SanDisk Sansa c100 audio player

The c100 also includes a FM digital tuner with 20-channel presets, supports FM on-the-fly recording, plus voice-recording with the built-in mic. It plays MP3, WMA, and Audible audio files, and  includes Microsoft PlaysForSure support (WMA DRM), for purchasing music downloads or for subscription music services like Rhapsody To Go. It runs on a single removable AAA battery for up to 15 hours of music playback.

Flash Video Players

As music players have added capacity, performance, and color screens, the next step then become obvious -- add video playback as well, as Apple did with the iPod. In comparison, the LG FM30 Portable Digital Player (www.lgusa.com) with 1 GB provides video playback in a small matchbook size (2.4 x 1.6 x 0.55 inches), and even includes an attachment to wear around the neck. It supports MP3, WMA, OGG and ASF music, and MPEG4 video. The battery provides up to 60 hours of continuous music playback.  [ As of April 2005, LG had decided not to introduce these products at this time. ]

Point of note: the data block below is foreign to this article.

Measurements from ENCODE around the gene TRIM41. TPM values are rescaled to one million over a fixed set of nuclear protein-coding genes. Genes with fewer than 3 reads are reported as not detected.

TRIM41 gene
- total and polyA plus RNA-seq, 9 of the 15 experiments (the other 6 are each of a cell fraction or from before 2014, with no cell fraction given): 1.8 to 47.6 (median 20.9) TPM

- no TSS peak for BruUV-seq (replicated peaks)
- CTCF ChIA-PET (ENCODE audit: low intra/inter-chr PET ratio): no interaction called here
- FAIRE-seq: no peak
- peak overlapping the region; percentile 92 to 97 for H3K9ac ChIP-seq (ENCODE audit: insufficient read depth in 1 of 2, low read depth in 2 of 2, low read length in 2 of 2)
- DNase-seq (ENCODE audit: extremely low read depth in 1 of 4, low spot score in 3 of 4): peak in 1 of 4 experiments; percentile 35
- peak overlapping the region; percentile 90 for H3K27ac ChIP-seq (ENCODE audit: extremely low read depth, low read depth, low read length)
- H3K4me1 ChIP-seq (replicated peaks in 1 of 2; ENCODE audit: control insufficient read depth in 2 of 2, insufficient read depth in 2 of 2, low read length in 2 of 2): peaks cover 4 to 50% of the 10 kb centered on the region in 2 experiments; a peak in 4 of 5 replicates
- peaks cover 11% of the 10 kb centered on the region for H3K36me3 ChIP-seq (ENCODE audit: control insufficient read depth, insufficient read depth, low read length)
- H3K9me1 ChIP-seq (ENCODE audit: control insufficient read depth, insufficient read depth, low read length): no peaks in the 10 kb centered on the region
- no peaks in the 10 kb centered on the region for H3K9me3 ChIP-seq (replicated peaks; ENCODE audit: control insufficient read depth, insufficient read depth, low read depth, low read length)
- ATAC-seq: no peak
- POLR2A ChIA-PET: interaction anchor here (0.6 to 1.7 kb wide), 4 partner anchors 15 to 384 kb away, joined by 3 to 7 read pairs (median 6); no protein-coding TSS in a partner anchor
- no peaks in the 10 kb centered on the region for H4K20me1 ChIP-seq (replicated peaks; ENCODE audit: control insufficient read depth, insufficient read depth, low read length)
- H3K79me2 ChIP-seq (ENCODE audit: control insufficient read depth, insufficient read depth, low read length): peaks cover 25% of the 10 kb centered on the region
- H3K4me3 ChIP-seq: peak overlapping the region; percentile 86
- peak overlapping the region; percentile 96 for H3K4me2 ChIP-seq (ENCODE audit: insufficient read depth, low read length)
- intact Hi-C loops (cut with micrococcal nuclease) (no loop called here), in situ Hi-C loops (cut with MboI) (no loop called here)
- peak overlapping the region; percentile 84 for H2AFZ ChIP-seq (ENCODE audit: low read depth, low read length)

Then there's the new SanDisk Sansa e200 media player is still light and fashion-based, but has enough capacity in flash memory to store and play more videos. The design is sleek (1.7 x 3.5 0.5 inches), built with a Liquidmetal Titanium alloy back casing that is highly resistant to scratches. It's available with 2 GB for $199, 4 GB for $249, and 6 GB for $299.

        SanDisk Sansa e200 media player

Like the SanDisk c100 music player, the e200 plays music and displays photos, with FM radio and voice recording, plus it adds video playback and microSD expansion slot for additional capacity. The rechargeable and replicable lithium-ion battery provides up to 20 hours of playback.